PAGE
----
Tuesday evening the Flagler County school district celebrated itself with its annual State of Education. Superintendent Jacob Oliva touted Flagler’s ranking of 12 out of 67 counties, based on state standardized test results. He spoke glowingly of the ongoing plan to have every one of the district’s 13,000 students semi-own his or her own laptop or tablet. This year fifth and sixth graders are getting their own, making Flagler the first district in the state to have students that young in possession of their own computer.
The next day, the district issued more sobering numbers. Flagler seniors’ SAT scores this year dropped to a 10-year low in math and reading. The district’s reading-math composite score has fallen to 960. That’s 16 points lower than the state average. It’s 50 points lower than the national average.
Put another way: Flagler students are in the 38th percentile in math, which means that 62 percent of the nation’s students scored higher. They’re in the 45th percentile in reading, and the 44th percentile in writing.
The drop was especially pronounced at Flagler Palm Coast High School, where this year’s 259 seniors who took the test scored seven points lower than last year in both reading and writing, and 14 points lower in math. Over five years, FPC’s math score has tumbled 39 points, its reading score 27 points, its writing score 21 points.
Matanzas High School students have historically fared better: the student body is smaller, richer and less diverse. And the evidence is indisputable: the better off a student, the better the score, and significantly so. FPC has 60 to 65 percent of its students on free or reduced lunch, almost double the proportion on free or reduced lunches 10 years ago.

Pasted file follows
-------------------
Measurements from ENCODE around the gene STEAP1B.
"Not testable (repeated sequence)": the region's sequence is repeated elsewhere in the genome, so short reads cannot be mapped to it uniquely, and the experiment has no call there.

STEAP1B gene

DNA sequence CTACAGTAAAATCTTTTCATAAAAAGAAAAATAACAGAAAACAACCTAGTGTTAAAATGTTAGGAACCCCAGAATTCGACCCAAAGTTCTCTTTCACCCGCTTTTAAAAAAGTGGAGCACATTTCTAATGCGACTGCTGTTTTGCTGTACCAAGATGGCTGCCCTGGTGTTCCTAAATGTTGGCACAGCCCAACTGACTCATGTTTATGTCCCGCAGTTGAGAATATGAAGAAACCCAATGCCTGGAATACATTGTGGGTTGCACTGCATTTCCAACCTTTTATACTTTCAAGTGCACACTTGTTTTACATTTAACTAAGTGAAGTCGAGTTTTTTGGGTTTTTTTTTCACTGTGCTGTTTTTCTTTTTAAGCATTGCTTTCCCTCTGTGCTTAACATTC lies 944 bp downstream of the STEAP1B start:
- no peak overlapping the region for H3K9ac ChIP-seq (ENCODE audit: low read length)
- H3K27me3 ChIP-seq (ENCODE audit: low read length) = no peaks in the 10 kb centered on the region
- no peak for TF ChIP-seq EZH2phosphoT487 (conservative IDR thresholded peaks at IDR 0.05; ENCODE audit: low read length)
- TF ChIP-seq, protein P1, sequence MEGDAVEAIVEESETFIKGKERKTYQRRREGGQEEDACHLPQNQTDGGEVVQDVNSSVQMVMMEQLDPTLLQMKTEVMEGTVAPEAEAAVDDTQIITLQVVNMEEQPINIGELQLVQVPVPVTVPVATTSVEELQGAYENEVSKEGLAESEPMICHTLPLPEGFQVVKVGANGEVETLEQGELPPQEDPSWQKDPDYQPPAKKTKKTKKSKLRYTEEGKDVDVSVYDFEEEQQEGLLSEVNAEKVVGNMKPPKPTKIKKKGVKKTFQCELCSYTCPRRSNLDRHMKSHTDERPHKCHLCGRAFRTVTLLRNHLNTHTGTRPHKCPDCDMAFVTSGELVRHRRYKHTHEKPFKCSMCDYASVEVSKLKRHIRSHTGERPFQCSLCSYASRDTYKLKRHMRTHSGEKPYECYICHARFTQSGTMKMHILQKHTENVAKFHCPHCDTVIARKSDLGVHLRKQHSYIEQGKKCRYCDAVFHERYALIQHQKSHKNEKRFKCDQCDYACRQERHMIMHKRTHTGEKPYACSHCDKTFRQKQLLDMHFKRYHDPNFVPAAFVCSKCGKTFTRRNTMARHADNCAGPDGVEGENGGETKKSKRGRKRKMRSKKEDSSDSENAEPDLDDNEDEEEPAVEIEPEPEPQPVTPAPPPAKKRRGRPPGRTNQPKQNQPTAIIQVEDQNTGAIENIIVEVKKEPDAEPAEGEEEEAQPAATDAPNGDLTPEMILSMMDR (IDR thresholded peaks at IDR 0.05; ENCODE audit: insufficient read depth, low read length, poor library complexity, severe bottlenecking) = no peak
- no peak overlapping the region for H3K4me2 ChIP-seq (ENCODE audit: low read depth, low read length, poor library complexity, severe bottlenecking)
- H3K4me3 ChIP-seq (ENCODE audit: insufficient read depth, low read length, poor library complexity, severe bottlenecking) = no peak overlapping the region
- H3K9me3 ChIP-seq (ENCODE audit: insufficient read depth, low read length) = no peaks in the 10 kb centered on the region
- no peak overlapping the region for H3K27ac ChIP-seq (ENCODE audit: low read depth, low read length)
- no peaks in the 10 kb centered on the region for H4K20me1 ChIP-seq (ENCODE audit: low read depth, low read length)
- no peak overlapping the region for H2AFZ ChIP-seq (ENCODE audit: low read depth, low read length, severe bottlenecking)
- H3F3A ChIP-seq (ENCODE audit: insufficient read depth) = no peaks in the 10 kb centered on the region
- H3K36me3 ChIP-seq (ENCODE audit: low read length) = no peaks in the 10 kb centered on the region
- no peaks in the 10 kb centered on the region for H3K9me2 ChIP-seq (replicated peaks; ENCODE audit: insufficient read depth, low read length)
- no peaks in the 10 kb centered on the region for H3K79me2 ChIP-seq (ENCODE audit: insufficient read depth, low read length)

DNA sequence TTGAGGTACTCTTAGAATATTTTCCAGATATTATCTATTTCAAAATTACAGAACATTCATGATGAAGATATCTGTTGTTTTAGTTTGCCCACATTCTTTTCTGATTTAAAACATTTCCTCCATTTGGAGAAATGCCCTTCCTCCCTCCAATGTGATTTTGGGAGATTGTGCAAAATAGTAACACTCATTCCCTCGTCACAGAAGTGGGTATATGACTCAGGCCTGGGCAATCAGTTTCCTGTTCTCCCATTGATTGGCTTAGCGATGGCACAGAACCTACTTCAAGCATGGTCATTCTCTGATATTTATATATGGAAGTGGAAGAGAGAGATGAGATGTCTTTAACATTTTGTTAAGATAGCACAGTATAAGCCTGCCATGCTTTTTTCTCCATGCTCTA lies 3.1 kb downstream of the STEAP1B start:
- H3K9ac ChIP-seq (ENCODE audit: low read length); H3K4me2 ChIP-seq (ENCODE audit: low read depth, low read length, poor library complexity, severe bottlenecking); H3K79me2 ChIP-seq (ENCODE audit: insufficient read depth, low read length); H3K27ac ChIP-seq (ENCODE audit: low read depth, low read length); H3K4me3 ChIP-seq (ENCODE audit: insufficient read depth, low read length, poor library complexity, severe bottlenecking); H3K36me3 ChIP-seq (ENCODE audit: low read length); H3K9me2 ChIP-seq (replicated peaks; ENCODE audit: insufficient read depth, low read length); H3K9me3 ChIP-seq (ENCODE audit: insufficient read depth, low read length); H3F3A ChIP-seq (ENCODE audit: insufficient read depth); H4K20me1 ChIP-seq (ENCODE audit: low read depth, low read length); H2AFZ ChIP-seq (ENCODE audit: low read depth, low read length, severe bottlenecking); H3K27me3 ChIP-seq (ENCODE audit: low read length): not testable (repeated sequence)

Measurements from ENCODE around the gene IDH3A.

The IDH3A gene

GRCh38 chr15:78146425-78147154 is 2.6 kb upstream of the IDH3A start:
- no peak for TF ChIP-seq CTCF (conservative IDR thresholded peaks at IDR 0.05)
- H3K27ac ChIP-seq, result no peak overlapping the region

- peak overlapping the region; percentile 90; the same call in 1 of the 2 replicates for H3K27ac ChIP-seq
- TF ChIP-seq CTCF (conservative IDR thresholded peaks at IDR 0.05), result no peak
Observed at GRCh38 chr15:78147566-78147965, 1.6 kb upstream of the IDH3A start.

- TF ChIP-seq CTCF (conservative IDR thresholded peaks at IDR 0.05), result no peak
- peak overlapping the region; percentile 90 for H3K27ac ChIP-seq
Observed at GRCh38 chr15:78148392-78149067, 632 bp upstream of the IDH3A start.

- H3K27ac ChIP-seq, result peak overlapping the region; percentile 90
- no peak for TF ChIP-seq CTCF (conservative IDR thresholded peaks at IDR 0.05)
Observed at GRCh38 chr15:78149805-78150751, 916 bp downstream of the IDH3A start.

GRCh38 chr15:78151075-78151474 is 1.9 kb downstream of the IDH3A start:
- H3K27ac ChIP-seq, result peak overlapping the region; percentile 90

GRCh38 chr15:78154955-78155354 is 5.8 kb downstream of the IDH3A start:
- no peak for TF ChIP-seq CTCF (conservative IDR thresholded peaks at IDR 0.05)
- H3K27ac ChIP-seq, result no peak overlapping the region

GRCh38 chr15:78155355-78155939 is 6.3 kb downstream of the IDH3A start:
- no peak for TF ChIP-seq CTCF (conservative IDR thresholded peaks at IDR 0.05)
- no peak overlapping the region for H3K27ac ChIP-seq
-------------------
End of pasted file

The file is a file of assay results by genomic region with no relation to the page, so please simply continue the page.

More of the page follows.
Minorities also have historically done less well on the SAT and other standardized tests. That’s the case across the nation. For Flagler, the lower scores may be a reflection of years of economic difficulties compounded by the district’s fluid student population. Students move in and out of Flagler at higher rates than in more settled districts.
Matanzas’s 238 college-bound seniors combined for a 988 in reading and math, a five-point drop from last year, driven mostly by a nine-point drop in reading. Math scores went up four points.
Matanzas also crossed a landmark for the first time in its history: its composite ACT scores—the other nationally normed college-bound test—were better than the state average b y one decimal point. Matanzas scored a composite 19.7. The state average is 19.6. But both Matanzas and state are still well behind the national average of 21.
Overall, Flagler’s ACT scores were more encouraging, with the district average rising again, as they did last year, though modestly, and remaining still well below averages from 2007 to 2010.
“It’s mixed,” Shawn Schmidli, the district’s testing coordinator, said. “I’d be remiss if I didn’t highlight the positive there with Matanzas eclipsing the state average of the ACT for the first time.” Both Matanzas and FPC are “trending upward” on the ACT. “But at the same time we do notice some concerning data with regards to our SAT scores and that’s something we plan on addressing.”